|From||United States of America|
|Birth||22 January 1874, Cleveland, Cuyahoga County, Ohio, USA|
|Death||29 January 1940 (aged 66 years)|
Edward Stephen Harkness (January 22, 1874 – January 29, 1940) was an American philanthropist. Given privately and through his family's Commonwealth Fund, Harkness' gifts to private hospitals, art museums, and educational institutions in the Northeastern United States were among the largest of the early twentieth century. He was a major benefactor to Columbia University, Yale University, Harvard University, Phillips Exeter Academy, St. Paul's School, the Metropolitan Museum of Art, and the University of St Andrews in Scotland.
Harkness inherited his fortune from his father, Stephen V. Harkness, whose wealth was established by an early investment in Standard Oil, and his brother, Charles W. Harkness. In 1918, he was ranked the 6th-richest person in the United States by Forbes magazine's first "Rich List", behind John D. Rockefeller, Henry Clay Frick, Andrew Carnegie, George Fisher Baker, and William Rockefeller.
Edward (“Ned”) Harkness was born in Cleveland, Ohio, one of four sons of Anna M. Harkness and Stephen V. Harkness, a harness-maker who invested in and was one of the five founding partners in the forerunner of Standard Oil, John D. Rockefeller's oil company. Stephen Harkness died when Edward was fourteen, leaving his wife and oldest son, Charles, to manage the estate. Harkness attended St. Paul's School and Yale College, Class of 1897 and Columbia Law School. Harkness, his brother Charles, and cousin William were members of Wolf's Head Society at Yale. While at Yale, Ned enlisted the assistance of Henry Sloane Coffin as a tutor. Ned and Henry became friends and they roomed together at Yale. Henry later became the pastor of Madison Avenue Presbyterian Church just blocks away from Ned and Mary's home at 1 East 75th Street in New York. Also, Henry's brother William Sloane Coffin Sr. was the President of the Metropolitan Museum of Art from 1931–1933. Ned had already been heavily involved with the Metropolitan Museum of Art as a trustee and major donor and was likely instrumental in William Coffin's appointment.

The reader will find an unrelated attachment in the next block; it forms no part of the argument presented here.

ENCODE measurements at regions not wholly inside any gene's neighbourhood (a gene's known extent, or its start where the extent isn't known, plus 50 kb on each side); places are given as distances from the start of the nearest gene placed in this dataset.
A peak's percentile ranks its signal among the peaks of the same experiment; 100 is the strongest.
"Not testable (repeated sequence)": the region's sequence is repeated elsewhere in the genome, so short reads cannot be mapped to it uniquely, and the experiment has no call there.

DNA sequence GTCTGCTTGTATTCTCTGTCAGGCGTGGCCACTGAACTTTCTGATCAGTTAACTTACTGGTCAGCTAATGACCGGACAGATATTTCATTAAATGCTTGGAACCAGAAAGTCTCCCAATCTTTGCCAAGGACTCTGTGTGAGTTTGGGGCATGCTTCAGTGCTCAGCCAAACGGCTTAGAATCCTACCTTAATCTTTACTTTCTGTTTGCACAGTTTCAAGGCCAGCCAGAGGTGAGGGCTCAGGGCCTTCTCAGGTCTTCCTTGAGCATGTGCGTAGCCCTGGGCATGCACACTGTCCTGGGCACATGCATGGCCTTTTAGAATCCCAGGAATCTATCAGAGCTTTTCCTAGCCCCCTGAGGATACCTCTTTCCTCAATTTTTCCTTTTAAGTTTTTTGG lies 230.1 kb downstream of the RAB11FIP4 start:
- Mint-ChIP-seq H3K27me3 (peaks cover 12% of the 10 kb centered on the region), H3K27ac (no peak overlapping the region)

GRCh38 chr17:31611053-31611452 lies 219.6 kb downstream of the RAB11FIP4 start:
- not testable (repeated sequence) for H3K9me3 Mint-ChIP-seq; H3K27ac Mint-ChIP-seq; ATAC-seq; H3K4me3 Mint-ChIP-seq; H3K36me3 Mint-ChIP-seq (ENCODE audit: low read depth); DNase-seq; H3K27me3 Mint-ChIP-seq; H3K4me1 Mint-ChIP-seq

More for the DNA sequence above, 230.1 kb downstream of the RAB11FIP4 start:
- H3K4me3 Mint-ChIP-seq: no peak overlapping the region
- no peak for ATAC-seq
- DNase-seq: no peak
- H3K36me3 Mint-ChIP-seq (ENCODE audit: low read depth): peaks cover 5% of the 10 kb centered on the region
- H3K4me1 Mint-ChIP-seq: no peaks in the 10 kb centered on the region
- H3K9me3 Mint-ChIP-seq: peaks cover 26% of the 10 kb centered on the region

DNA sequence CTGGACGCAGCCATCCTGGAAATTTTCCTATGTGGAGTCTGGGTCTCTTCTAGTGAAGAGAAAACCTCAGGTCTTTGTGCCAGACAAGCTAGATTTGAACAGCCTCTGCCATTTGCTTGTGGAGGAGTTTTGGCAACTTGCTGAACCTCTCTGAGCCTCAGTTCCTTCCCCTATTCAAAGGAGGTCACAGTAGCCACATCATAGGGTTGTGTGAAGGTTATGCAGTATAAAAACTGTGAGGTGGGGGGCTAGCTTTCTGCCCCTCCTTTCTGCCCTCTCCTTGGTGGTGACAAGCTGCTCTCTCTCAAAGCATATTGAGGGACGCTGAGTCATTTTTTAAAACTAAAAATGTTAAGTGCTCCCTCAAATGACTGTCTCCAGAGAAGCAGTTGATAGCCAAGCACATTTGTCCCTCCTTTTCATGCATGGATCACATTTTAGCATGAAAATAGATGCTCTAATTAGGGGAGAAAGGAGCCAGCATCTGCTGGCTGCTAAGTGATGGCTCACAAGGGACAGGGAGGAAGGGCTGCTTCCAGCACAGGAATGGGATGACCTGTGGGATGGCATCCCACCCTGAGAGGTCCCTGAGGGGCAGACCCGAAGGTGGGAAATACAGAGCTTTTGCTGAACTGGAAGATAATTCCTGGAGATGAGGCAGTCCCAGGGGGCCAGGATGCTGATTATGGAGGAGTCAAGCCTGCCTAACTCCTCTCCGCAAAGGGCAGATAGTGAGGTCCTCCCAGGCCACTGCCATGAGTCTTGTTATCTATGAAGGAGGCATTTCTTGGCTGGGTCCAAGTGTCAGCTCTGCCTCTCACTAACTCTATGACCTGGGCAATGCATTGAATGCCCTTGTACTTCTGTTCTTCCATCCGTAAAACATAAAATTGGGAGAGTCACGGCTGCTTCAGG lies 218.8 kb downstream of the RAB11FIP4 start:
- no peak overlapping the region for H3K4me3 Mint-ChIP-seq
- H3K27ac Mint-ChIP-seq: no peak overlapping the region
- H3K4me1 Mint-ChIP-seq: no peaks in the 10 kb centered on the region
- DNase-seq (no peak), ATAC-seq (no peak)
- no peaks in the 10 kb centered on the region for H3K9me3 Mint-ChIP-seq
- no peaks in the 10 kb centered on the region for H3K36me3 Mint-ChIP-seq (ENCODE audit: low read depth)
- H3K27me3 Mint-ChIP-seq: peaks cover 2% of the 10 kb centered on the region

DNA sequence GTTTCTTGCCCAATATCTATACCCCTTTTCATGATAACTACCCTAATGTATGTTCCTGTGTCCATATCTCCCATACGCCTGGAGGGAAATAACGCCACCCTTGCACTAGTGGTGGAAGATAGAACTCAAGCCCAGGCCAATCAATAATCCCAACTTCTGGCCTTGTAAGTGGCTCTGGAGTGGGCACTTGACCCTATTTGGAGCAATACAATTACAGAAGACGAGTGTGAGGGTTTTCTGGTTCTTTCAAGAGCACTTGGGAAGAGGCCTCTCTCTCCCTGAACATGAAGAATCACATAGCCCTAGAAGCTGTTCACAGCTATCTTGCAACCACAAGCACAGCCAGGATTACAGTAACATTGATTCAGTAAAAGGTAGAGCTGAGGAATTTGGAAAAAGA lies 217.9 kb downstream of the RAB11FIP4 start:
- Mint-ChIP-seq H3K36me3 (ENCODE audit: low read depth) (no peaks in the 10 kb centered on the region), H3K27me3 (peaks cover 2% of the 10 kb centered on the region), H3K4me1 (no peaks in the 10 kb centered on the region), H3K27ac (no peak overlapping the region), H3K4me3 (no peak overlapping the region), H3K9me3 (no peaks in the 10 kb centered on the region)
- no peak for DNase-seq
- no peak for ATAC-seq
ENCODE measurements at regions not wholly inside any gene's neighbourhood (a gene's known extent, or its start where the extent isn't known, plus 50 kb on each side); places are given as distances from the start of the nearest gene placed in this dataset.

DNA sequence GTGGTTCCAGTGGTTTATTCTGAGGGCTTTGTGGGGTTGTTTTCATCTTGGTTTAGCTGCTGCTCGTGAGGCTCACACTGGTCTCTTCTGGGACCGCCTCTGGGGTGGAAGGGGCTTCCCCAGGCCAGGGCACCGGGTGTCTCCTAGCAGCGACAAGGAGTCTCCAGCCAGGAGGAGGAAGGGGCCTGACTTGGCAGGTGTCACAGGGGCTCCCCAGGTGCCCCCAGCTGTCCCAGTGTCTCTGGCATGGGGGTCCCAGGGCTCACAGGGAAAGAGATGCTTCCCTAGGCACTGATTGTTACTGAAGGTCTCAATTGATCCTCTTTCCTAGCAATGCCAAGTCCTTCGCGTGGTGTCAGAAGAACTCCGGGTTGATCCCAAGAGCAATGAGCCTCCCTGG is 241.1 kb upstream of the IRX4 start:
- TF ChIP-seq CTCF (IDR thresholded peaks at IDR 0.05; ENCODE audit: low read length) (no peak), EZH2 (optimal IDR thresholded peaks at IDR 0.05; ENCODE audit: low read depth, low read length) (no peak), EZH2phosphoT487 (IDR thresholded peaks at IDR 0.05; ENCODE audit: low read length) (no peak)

After graduating, Edward Harkness married Mary Stillman, daughter of wealthy New York attorney Thomas E. Stillman, in 1904. Mary's maternal grandfather was Thomas S. Greenman, a shipbuilder in Mystic, Connecticut, who co-founded George Greenman & Co shipyard. (This is now part of the Mystic Seaport Museum). Harkness' mother gave the couple a new Italian Renaissance mansion on New York City's Upper East Side as a wedding present. As the building's architect, Harkness chose Yale College classmate James Gamble Rogers, who would later design many of his philanthropic building projects. The home, at 75th Street and 5th Avenue and now known as the Edward S. Harkness House, became the headquarters of Harkness' Commonwealth Fund after Mary's death.
Harkness briefly served as a railroad director for the Southern Pacific Railroad, but within several years decided to become a full-time philanthropist. He began making gifts to the Egyptian collection at the Metropolitan Museum of Art in New York in 1912, and that same year was appointed to the museum's Board of Trustees.